Having been raised in an ethnic community in Niagara Falls, New York undoubtedly had something to do with Freddie Bulinski’s early exposure to and fascination with Polka music. He was born February 5, 1947 to Fred and Martha Bulinski, the eldest of three children. His sister, Suzanne is administrative head of the Emergency Department at Rochester General Hospital; and his brother Dan is a Colonel in the U.S. Army, serving as the Professor of Military Science at William & Mary College. Freddie attended St. Stanislaus Kostka parochial school followed by Bishop Duffy High School and graduated from Niagara University with a degree in Russian History.
In 1961, Freddie began playing weddings and dances in western New York with several established Polka bands. Then in 1963, he felt the need to start his own group and with some young players formed the Musical Knights Orchestra. For the next 4 years, he stayed with this local group. In 1967, Freddie started playing with many of the fine Buffalo Polka bands, including the G-Notes, Walt Jaworski Orchestra., the Musicales, and Wanda & Stephanie. This was a great learning experience for him as he was exposed to a different and developing type of polka music known as “Chicago style.”
In 1968, Freddie entered military service. He enlisted with the Army Security Agency; he received training as a Russian linguist and served in this capacity for the entirety of his enlistment. In 1969 he married Marsha Sumera from Blasdell, NY. She is a graduate of Canisius College of Buffalo and is currently employed as a Quality Control Manager for Giant Foods in Washington, D.C. Freddie and Marsha’s daughter, Karen, is nineteen and attends a local college. Karen was a member of a Polka dance group, the Polka Kids, and performed at many festivals and dances. Upon completion of this tour of duty in 1972, Freddie returned to western New York and joined up with the Jumping Jacks Orchestra. It was during this visit home, that he decided to take a position with the Department of Defense in Washington, D.C. And he and his wife Marsha, moved to Maryland. Today Freddie still works for the Defense Department as a computer systems applications manager. Freddie is active in the community. He is a 3rd Degree Knight of Columbus and has been a member of the Benevolent and Protective Order of Elks for over ten years. Every year he volunteers his service to Polish Community Association and the Baltimore Polish Festival and helps in various ways from working in ticket booths to bartending.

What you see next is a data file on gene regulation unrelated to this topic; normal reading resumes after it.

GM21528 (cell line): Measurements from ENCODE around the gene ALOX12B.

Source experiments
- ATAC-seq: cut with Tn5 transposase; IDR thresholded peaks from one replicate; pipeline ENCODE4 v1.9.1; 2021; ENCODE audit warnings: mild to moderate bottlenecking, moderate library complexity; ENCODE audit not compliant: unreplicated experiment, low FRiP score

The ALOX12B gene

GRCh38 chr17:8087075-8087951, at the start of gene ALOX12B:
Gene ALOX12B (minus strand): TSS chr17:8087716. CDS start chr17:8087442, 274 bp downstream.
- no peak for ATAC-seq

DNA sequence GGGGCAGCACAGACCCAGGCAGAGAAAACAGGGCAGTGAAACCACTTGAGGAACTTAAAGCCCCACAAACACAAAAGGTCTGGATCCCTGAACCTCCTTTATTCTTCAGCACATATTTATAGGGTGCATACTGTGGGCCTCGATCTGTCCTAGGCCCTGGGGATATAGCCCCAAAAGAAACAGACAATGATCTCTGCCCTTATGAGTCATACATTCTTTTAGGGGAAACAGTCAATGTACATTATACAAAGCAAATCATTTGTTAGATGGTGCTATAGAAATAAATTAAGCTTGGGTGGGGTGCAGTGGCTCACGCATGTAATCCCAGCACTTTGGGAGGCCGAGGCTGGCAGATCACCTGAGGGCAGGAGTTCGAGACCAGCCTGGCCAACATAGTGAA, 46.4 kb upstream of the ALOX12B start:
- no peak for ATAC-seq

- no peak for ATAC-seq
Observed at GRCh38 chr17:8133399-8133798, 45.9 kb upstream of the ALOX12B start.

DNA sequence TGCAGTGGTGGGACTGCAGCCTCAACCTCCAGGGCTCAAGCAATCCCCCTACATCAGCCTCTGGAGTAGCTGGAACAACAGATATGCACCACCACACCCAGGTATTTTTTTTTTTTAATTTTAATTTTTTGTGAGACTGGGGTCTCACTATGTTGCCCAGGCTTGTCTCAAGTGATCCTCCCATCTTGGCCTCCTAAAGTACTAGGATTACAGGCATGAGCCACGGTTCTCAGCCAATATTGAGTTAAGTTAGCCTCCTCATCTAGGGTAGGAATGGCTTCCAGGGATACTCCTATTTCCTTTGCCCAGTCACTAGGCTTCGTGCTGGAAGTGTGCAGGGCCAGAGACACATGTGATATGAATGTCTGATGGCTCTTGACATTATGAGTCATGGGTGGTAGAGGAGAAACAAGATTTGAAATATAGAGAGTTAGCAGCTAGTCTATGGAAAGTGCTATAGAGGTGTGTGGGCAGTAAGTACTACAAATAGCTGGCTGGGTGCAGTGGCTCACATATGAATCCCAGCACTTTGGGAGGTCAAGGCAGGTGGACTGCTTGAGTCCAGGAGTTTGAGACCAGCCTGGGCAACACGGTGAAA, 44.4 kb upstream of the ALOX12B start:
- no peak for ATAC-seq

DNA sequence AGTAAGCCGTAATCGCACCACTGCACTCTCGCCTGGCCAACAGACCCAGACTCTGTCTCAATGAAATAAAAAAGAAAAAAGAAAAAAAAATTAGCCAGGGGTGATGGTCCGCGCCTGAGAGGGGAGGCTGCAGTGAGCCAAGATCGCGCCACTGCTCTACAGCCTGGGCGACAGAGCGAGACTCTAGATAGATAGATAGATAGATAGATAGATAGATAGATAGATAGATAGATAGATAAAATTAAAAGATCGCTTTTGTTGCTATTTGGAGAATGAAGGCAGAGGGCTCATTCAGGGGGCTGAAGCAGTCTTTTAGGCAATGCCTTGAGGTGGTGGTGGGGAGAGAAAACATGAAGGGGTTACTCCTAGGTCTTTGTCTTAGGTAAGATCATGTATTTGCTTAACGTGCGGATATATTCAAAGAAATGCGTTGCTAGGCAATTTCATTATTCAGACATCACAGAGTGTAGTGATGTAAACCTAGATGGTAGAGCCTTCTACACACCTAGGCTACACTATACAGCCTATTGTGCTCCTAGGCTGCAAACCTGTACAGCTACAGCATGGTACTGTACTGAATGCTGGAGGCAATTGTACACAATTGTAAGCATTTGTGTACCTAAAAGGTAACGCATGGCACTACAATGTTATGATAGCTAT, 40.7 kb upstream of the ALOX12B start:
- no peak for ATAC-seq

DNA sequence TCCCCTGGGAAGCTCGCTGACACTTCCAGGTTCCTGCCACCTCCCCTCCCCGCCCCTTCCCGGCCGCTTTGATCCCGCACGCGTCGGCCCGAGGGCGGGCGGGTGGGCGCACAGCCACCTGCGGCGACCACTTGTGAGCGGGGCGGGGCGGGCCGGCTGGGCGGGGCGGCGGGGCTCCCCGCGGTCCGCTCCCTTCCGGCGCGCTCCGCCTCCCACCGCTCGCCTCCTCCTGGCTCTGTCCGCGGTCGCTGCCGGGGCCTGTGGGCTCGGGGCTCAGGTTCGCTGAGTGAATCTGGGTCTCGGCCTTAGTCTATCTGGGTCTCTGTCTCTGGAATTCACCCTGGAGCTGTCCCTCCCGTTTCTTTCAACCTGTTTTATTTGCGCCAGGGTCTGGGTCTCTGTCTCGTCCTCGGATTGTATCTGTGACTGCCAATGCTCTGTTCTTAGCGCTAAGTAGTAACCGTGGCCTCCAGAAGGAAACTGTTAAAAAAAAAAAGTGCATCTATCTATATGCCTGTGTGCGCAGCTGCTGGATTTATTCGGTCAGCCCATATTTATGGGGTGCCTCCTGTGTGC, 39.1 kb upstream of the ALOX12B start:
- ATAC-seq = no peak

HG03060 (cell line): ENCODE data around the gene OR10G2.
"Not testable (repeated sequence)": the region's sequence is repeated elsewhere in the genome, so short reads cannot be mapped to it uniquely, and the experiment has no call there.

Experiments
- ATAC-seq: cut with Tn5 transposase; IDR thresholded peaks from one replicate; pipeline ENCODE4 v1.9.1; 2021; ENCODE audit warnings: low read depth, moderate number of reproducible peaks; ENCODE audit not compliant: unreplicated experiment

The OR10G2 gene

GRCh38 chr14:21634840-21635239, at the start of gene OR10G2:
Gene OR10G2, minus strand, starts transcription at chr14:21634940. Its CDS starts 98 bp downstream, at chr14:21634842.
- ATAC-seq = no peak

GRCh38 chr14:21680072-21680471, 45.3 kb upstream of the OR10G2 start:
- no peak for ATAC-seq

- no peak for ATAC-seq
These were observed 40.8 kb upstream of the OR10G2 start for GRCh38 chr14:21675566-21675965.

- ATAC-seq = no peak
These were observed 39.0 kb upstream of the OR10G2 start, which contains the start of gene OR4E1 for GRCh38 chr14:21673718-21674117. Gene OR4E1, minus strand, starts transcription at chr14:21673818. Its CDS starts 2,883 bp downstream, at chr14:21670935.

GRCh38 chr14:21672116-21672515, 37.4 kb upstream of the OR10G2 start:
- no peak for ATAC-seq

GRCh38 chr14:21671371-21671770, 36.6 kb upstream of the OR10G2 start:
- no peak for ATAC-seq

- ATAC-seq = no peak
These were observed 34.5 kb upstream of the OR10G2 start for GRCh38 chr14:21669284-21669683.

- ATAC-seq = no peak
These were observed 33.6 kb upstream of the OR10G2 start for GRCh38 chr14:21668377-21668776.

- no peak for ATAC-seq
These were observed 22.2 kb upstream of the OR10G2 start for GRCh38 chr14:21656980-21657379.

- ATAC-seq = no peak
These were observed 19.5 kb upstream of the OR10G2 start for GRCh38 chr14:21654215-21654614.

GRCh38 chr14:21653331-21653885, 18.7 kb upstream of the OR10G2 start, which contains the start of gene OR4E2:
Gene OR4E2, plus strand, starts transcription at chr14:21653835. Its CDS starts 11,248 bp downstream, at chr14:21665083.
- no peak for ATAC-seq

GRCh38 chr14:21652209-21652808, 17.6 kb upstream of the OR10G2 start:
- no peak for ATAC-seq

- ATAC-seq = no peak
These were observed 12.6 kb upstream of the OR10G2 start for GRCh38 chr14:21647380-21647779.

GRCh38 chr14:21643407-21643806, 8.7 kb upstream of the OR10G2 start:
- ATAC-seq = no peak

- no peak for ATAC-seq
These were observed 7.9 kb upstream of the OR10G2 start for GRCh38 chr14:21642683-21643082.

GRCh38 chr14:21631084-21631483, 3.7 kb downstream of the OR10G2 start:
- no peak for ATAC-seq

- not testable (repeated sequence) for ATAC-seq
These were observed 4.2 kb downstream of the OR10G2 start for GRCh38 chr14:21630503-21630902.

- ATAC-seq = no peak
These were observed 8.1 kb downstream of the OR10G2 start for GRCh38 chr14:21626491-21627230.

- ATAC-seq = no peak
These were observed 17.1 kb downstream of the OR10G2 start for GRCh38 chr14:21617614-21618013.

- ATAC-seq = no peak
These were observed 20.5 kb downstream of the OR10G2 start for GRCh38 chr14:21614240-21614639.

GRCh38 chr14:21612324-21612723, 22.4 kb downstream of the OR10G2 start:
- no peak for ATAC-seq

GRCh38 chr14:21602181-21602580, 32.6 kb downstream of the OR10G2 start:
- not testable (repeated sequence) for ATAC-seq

Upon his arrival in Maryland, Freddie immediately became involved with the Polish community in Baltimore and sought out a polka band to join. There was a trio, the Vestmen, playing around town with a very young Frankie Borzymowsk. Freddie played in Frankie’s group for almost three years. In 1975, Freddie met up with the Matousek brothers, Mike and Steve and together with their cousin David Jankiewicz and a fine horn player from Pennsylvania, Dave Korch, formed the Brass Works. After sixteen years, seven Polka albums and several rotations of musicians, the Brass Works are still performing all over the East coast. The Brass Works have, under Freddie’s leadership, attempted to pay back their good fortune and success with special performances for charitable causes and also to support other promoters of polka music.
Special to Freddie and the band were the Jimmy Fund dances in Massachusetts run by IPA Hall of Famer Joe Struzik. The AARC and BARC (Anne Arundel and Baltimore Association for Retarded Citizens) is another favorite charity the band works for.